3. "for Hagar is a mountain in Arabia (it); for Mount Sinai is in Arabia (S, C, G). C. K. Barrett ("The Allegory of Abraham, Sarah, and Hagar," 163-64) notes that "a decisive consideration in favor of the long text is that the omission of Hagar leaves a bare piece of geographical information of little interest to the readers or relevance to the context." In the Greek text, Hagar is governed by the neuter article to (literally, "the Hagar") which is not translated in English. The article indicates that it is not Hagar the person that Paul has in mind but the word "Hagar" which is in the text; for this reason Hagar is placed in quotation marks. Paul may have associated Hagar with Mount Sinai because Sinai is located in Arabia, the land of Hagar's descendants through Ishmael. See Ps 83:6 which speaks of the "Hagrites." It is less likely that Paul is dependent upon the linguistic similarity between the Arabic word hajar ("rock" or "cliff") and certain place names of the Sinai peninsula. (Galatians, Matera, Frank J., 1992 AD, Gal 4:25)
  4. "For Agar is Mount Sinai. Represents Sinai. This Mount Sinai is in Arabia, the very home of Ishmael and his race. Some also add that one name of the mountain is Hagar, but this is not certain." (The People's New Testament, B.W. Johnson, 1891 AD, Gal 4:25)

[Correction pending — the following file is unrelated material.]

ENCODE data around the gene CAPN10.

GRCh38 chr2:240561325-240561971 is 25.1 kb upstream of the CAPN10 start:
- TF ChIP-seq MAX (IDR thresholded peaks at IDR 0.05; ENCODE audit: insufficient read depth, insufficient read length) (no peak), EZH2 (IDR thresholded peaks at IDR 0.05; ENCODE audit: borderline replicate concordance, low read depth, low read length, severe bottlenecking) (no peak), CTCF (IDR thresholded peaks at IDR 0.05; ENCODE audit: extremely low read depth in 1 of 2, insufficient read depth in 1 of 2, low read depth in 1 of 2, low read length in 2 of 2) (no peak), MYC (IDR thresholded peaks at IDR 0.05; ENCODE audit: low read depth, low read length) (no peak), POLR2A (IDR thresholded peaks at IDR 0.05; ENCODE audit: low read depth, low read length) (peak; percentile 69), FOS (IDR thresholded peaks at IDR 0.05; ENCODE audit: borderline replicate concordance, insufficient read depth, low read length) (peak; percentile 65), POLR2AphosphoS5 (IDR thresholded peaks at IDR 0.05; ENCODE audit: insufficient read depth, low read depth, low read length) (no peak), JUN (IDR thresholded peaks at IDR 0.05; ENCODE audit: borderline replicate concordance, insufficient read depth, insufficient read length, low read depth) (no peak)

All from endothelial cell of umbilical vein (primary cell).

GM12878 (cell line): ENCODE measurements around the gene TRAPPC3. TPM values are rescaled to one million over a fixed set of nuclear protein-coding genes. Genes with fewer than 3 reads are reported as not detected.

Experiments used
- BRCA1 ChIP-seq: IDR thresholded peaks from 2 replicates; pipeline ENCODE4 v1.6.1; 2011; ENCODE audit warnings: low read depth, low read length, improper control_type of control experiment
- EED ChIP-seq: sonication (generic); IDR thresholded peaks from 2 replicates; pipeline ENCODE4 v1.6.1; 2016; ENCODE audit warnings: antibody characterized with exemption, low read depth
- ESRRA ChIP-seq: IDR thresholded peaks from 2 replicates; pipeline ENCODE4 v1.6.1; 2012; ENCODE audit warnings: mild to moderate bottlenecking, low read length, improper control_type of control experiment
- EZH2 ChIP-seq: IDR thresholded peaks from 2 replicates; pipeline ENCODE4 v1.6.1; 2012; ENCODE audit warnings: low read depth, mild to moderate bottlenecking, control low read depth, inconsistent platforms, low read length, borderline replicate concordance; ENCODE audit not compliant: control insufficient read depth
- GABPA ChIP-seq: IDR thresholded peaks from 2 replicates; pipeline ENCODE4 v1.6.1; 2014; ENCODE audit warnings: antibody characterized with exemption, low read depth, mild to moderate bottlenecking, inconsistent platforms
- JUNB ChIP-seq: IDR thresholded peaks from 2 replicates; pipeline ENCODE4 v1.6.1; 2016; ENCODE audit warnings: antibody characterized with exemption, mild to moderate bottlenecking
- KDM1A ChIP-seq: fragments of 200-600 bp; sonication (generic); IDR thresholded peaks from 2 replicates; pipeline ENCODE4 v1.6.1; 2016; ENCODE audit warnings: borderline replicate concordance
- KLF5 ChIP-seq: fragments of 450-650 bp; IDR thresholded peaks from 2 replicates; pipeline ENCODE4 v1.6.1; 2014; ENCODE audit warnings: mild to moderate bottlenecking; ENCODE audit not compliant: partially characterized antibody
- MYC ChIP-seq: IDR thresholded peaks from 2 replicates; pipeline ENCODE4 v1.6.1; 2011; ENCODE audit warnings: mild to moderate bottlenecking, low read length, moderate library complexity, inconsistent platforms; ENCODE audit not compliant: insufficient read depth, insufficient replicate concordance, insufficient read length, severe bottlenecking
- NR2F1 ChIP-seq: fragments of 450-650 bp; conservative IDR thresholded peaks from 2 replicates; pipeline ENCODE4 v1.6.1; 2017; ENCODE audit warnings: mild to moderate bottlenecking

5. For this Agar is mount Sinai in Arabia. The condition of the text at this point is rather uncertain. Some manuscripts have (a) de Hagar Sina, (b) some gar Hagar Sina, (c) some de Sina, and (d) others gar Sina. The points at issue are (a) whether the word Hagar should be included or omitted and (b) whether the clause should be introduced by gar or de. The major uncial texts are divided between the first and third readings and the oldest papyrus text has the second reading. Hence, there is a good bit of uncertainty regarding exactly how this should read. The problem is caused by the meaning of the phrase being dubious; the scribes probably emended the text to make the sense of the passage clearer. Another suggestion is that this phrase is a gloss transferred from the margin of the text, a not very likely possibility because of the uncertainty of its meaning. Two explanations of this verse are worthy of our attention. These two positions are summarized for us as follows: So far as can be determined from the rather uncertain text, the equating of Hagar with Sinai is suggested either by the location of Sinai in Arabia, the land of Ishmael and his progeny, or by the linguistic similarity of an Arabian word hajar (rock or cliff), with which certain place names on the Sinaitic peninsula seem to be related (Theological Dictionary New Testament, 1:56). The two positions then are as follows: (1) Paul is arguing that the word Hagar sounds like an Arabian term used to refer to a mountain in the Sinai peninsula; (2) Paul is arguing that Sinai is located in the land possessed by the descendants of Ishmael. In arguing against the first interpretation, Lightfoot seems correct in charging that it is not likely that Paul would have expected the Greek-speaking Galatians to have understood his meaning if he were arguing that the word Hagar sounds like hagar in Arabian speech. Secondly, the proof that hagar was ever used to refer to Mt. Sinai is rather uncertain. The evidences that have been cited are Chrysostom in the fourth century and a Bohemian traveler of the year 1598 (Lightfoot 195). Neither is evidence of what was current in Paul's day. The weakness of these two arguments is sufficient reason for rejecting this explanation. The other interpretation simply has Paul further identifying who Hagar represents in the allegory. To Hagar (this Hagar) identifies Hagar, not as the woman, but as the Hagar of the allegory. His argument is that Mt. Sinai is located in Arabia, the land inherited by the descendants of Ishmael and outside the limits of Canaan, the land of promise. This ties Mt. Sinai and the giving of the Law to the side of Ishmael rather than to Isaac. And answereth to Jerusalem which now is. The word answereth means "to stand or march in the same row with ... hence to stand over against, be parallel with." The word was used to refer to a file of soldiers. It shows that Mt. Sinai stands on the side of Ishmael and not on the side of Isaac. (Galatians, Mike Willis,1994 AD, Gal 4:25)